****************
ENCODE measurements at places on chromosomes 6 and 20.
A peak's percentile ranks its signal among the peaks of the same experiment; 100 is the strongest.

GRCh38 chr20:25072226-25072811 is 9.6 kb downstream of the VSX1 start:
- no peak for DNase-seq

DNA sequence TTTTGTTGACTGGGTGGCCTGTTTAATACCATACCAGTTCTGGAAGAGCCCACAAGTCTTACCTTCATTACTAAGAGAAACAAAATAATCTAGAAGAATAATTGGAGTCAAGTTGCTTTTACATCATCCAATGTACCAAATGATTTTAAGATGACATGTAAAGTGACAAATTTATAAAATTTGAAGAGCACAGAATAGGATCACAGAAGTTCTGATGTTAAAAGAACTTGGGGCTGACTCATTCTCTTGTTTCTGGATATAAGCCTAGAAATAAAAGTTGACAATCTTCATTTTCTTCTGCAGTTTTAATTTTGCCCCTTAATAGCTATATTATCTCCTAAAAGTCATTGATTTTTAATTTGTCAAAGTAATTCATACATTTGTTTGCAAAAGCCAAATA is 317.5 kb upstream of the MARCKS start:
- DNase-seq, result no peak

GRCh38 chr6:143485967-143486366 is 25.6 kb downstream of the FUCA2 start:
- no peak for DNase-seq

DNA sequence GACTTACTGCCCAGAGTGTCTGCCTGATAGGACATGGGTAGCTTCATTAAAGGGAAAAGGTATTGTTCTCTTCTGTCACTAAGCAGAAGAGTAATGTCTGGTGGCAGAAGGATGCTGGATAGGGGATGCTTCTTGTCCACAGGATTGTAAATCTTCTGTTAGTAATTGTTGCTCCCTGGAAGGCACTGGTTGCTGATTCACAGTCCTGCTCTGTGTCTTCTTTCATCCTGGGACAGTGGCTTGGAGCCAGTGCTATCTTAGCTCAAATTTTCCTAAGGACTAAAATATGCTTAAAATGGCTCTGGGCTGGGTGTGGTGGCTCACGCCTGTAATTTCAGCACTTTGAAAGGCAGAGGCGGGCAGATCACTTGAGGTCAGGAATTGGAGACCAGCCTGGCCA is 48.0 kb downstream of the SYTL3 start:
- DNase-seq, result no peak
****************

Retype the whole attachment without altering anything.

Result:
ENCODE measurements at places on chromosomes 6 and 20.
A peak's percentile ranks its signal among the peaks of the same experiment; 100 is the strongest.

GRCh38 chr20:25072226-25072811 is 9.6 kb downstream of the VSX1 start:
- no peak for DNase-seq

DNA sequence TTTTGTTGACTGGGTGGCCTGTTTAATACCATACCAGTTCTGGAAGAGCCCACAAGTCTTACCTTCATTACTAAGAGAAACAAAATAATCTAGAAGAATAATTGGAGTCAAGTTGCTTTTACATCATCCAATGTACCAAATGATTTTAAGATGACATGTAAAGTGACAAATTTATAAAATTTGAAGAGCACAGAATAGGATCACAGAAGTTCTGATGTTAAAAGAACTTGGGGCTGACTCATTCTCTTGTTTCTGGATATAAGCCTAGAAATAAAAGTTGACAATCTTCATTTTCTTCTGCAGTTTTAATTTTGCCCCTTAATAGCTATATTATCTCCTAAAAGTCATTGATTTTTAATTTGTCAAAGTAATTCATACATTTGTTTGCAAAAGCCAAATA is 317.5 kb upstream of the MARCKS start:
- DNase-seq, result no peak

GRCh38 chr6:143485967-143486366 is 25.6 kb downstream of the FUCA2 start:
- no peak for DNase-seq

DNA sequence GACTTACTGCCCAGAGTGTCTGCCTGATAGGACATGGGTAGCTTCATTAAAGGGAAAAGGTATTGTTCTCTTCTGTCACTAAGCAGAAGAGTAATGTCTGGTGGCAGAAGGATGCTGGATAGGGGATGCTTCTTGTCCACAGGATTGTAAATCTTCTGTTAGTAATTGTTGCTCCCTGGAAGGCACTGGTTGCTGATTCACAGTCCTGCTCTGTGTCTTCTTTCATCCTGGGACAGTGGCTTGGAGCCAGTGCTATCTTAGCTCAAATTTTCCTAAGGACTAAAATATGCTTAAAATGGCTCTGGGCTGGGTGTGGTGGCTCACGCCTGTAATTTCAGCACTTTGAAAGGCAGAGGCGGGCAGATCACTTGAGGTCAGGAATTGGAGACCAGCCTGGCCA is 48.0 kb downstream of the SYTL3 start:
- DNase-seq, result no peak